Per Seamus Heaney
Primo seminario italiano in memoria di Seamus Heaney
Tilting the World: Seamus Heaney’s poem Miracle
di Gregory Dowling
(Univ. di Venezia, email@example.com
The essay examines Seamus Heaney’s poem “Miracle”, from his last collection Human Chain. This poem concerns the miraculous healing of the man with palsy, as described in the Gospels of St Luke and St Mark. The focus, however, is neither on the divine healer nor on the invalid, but on those who helped the sick man reach Jesus, by lowering him through a skylight in the roof. It can be considered an expression of gratitude to all those who helped the poet himself, after his debilitating stroke in 2006. The essay connects “Miracle” with other poems in which Heaney uses the imagery of “tilting” and that of opened roofs in order to express a renewed sense of wonder.
Orfeo ri-membrato: Heaney e il caso di Ovidio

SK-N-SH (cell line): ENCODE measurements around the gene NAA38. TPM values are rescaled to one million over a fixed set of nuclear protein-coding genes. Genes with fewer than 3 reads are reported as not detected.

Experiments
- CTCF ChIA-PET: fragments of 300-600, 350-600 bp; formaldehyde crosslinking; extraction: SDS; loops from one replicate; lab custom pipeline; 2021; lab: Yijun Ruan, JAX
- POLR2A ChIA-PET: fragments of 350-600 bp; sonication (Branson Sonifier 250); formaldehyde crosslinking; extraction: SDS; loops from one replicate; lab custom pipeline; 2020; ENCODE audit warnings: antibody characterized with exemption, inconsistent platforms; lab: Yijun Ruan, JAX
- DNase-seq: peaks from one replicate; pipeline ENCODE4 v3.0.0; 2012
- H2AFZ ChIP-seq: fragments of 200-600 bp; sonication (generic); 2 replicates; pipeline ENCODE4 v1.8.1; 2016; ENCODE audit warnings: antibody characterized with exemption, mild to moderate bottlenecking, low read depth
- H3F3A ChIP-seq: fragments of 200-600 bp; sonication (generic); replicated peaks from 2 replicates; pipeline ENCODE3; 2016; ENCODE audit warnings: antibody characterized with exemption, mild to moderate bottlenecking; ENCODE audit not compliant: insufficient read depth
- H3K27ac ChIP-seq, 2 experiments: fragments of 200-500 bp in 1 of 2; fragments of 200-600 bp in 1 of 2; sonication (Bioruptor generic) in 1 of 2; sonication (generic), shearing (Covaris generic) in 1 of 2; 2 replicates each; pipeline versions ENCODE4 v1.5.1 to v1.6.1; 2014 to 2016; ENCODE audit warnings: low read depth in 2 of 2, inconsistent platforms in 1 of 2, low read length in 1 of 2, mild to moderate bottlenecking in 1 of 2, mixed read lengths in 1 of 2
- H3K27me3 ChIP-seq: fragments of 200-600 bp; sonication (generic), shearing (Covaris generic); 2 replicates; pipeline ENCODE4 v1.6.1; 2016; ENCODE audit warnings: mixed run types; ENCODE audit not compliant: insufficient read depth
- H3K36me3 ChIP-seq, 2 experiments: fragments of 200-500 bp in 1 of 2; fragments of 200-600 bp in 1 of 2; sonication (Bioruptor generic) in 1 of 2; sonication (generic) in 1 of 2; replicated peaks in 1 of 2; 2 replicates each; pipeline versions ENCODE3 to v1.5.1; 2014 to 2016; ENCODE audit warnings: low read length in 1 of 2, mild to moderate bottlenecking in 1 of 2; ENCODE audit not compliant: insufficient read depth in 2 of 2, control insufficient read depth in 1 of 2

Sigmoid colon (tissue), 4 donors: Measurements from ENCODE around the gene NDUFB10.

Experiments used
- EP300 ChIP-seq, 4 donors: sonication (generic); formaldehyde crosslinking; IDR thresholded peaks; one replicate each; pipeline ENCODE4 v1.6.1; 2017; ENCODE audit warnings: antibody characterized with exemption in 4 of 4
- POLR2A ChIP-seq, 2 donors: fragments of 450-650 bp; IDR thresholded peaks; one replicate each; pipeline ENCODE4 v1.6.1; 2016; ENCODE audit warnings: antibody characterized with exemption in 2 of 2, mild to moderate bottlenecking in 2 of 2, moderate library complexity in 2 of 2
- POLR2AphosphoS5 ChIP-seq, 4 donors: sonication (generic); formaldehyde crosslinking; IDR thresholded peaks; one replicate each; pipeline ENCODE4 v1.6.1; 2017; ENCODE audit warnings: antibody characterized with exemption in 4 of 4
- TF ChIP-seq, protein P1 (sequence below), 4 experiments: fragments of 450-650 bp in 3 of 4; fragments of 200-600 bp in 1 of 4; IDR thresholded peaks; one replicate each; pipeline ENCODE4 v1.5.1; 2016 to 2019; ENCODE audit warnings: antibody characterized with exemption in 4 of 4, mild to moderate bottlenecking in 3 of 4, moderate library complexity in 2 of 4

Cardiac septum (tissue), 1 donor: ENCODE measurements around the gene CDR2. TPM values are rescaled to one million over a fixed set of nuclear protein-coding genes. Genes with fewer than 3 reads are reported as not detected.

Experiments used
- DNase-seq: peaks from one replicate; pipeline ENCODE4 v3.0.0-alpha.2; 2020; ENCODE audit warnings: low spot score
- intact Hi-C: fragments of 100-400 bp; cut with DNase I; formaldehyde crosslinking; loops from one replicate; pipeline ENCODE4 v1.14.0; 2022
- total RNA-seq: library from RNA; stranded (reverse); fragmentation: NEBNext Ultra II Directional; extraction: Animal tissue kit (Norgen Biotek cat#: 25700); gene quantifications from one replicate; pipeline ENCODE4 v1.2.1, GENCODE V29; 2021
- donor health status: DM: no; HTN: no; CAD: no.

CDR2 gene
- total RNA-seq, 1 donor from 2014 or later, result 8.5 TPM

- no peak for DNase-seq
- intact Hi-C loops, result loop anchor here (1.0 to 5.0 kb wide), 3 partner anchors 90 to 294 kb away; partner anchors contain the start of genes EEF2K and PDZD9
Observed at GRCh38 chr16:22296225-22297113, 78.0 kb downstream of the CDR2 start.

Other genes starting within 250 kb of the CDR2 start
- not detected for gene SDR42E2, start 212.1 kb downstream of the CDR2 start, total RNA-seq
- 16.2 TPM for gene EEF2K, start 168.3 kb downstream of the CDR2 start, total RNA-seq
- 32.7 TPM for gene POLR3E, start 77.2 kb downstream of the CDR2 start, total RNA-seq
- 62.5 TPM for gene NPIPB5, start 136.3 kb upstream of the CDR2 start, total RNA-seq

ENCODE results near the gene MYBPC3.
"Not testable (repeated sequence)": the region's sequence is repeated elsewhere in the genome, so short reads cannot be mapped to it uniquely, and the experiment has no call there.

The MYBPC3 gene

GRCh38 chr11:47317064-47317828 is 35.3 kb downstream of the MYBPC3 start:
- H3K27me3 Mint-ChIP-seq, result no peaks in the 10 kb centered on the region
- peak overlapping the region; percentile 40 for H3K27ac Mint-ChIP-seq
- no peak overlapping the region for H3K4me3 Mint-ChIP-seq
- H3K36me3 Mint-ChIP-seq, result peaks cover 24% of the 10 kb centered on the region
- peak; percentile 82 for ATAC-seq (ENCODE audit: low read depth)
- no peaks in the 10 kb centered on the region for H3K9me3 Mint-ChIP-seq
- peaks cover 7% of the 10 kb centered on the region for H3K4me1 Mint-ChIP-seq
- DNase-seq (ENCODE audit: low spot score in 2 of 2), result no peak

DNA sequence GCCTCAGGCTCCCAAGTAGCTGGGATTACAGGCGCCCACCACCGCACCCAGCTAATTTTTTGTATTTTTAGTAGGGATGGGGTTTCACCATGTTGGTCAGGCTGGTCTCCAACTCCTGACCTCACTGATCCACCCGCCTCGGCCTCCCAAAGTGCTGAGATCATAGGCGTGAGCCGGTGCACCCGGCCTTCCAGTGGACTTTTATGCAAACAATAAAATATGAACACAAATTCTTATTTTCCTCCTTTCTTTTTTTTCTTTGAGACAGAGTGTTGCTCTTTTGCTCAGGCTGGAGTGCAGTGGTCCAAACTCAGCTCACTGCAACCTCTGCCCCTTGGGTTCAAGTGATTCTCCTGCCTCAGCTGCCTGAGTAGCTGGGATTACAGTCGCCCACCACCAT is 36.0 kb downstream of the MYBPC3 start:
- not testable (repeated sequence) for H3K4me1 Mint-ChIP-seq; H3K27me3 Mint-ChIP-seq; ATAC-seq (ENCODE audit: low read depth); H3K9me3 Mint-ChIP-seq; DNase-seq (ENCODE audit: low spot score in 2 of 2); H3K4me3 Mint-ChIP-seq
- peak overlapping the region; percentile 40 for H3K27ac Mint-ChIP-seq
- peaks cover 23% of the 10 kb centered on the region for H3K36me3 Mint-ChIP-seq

di Emanuela Zirzotti (“Sapienza” Univ. di Roma, firstname.lastname@example.org)
Complex and stimulating at the same time, Seamus Heaney’s relationship with Classical Antiquity implies a reassessment of two key ideas in Heaney’s poetics, i.e. identity and intertextuality. It also exemplifies the poet’s need both to open a “creative” dialogue with different cultural and literary traditions and to claim his belonging to a community whose limits go well beyond those imposed by the geographical, social, and political milieu in which he lived. The Irish poet’s approach to Ovid perfectly illustrates the way he appropriates the Greek and Roman classics in order to express his “composite” identity. Thus, Heaney re-elaborates on Ovid’s themes and characters in theMetamorphoses, delving on the moments preceding the mutation and identifying with Orpheus, the master of poetry, creator and object of art at the same time. The poet also draws upon Ovid’s love poetry, offering an unprecedented re-writing of the Latin poet’s Heroides in a poem which stands as a sort of “lament of Eurydices”. Finally, Heaney reflects on Ovid’s tristiaand on his exile in Tomis, which is significantly compared to his own condition as a Northern-Irish Catholic, suffering from a form of psychological pressure (one may say, psychological exile). Thus, not only does Heaney’s encounter with Ovid bridge the gap between past and present; it also allows the Irish poet to get to a form of art which is cohesive and inclusive at the same time.